Why the EFF should be worried about Numsa’s Workers’ Party
As is always the case before the elections, South Africa is experiencing a mushrooming of new political parties intending to compete in the 2019 polls.
Among the newly formed political parties is the Numsa-created Socialist Revolutionary Workers’ Party. The party has held its pre launch conference in the last few days. If the name is anything to go by, the new party will certainly focus on consolidating leftist aligned workers in the country. That will require that the party distinguishes itself from Cosatu or any other Cosatu aligned political parties. The Worker’s Party need to make it clear why they should not be confused with the SACP (South African Communist Party) or any party with leftist pretensions in the country.
Since Numsa was expelled from Cosatu in 2014 following their public criticisms of Jacob Zuma ‘s presidency, the union has taken a fight against Cosatu and also the SACP. Channelling much resources to fight against the SACP or Cosatu may just be an overkill for the Numsa political party. The SACP and Cosatu have respectively incurred a serious reputational crisis under Zuma ‘s presidency. Both the SACP and Cosatu are no longer a formidable platform through which the ANC can access the worker’s vote. The mere expulsion of Numsa from Cosatu has defragmented the worker’s vote.
The damage that has been caused by Zuma ‘s presidency on the tripartite alliance has had the SACP contesting local government by-elections on its own in 2017. The level of deterioration was such that the SACP preferred to compete against the ANC in the by-elections, instead of supporting the party. Therefore, Numsa ‘s Worker’s Party need not worry much about Cosatu and the SACP; the damage has already been done on that front.
What is quite interesting about the Worker’s Party is how the party will position itself in relation to Economic Freedom Fighters (EFF). Since its formation before the 2014 elections, the EFF has relished on the decline of Cosatu and the SACP as the voice of workers. The EFF has been able to pursue leftist rhetoric whilst the traditional leftist formations such as Cosatu and the SACP were figuring out how to forge a political life after the Zuma years.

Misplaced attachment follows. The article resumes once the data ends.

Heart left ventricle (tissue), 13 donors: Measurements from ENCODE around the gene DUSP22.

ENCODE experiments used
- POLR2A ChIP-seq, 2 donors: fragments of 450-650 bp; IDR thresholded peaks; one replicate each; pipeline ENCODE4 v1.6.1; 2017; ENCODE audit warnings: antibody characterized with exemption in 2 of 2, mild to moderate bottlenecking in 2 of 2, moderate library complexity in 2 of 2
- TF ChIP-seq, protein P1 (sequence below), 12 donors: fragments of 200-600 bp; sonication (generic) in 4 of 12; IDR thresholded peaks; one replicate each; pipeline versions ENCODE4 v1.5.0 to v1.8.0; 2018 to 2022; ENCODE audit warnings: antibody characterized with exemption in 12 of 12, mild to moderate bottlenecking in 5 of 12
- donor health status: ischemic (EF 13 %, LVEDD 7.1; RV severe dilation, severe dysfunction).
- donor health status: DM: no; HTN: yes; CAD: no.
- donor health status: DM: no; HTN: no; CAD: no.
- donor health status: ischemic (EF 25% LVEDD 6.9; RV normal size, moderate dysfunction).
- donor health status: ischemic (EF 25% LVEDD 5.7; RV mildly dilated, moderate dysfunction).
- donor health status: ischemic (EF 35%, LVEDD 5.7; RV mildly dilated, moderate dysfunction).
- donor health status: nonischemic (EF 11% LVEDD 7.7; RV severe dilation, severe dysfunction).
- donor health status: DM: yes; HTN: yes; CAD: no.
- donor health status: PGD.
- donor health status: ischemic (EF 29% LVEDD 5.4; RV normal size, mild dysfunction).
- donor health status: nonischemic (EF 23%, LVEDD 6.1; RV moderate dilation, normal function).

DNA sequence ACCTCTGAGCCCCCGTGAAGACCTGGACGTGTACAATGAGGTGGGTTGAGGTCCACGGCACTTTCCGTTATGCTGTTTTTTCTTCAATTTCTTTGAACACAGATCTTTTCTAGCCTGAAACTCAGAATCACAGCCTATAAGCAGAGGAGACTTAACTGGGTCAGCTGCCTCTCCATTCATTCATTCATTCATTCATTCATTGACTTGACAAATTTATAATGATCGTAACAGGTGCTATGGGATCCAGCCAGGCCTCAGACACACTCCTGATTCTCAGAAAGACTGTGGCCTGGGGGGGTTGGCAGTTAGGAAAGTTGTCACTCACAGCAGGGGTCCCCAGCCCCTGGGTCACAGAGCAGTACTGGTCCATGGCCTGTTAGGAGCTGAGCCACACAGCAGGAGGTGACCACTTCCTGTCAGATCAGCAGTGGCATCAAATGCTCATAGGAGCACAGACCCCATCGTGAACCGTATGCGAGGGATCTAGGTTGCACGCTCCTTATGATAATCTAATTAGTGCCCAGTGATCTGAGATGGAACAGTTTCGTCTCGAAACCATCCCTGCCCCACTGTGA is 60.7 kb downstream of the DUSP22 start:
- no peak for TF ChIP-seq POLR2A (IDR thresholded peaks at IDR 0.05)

After the expulsion of Numsa from Cosatu, speculation was rife that the union could team up with the EFF to build a stronger worker aligned movement. However, an alliance between Numsa and the EFF never took place simply because EFF leaders just could not shake off the character of tender-loving politicians who will always have to account on where they stand in relation to corruption and tenders in general. Having survived a gruelling battle with a Zuma aligned Cosatu, Numsa could not risk their leftist political capital by teaming up with the EFF whose commitment to a meaningful revolution will always be questionable.
Revelations such as the VBS scandal shows why Numsa might have been so cautious when it comes to handling the EFF’s attempt to lure the union.
In snubbing the EFF and ultimately forming a Worker’s Party, Numsa has sent a direct message to the EFF: we don’t think you can be trusted with anything, let alone a worker driven revolution.
The EFF should be very worried about the formation of a worker’s party, particularly if such as party is led by individuals with no outright credibility problem. Numsa’s party will have to discredit the EFF as an imposter. Both the EFF and Numsa prefer to show RED. The question is; which RED will fade quicker, and which one will stay brighter.
There is just one problem the Socialist Revolutionary Workers’ Party should try to avoid. The party should not elect leaders with reputational problems because that would result in a public relations nightmare for the party from day one.
– Ralph Mathekga is a senior researcher at the Centre for Humanities Research (CHR) at the University of the Western Cape. He is author of When Zuma Goes and Ramaphosa’s Turn.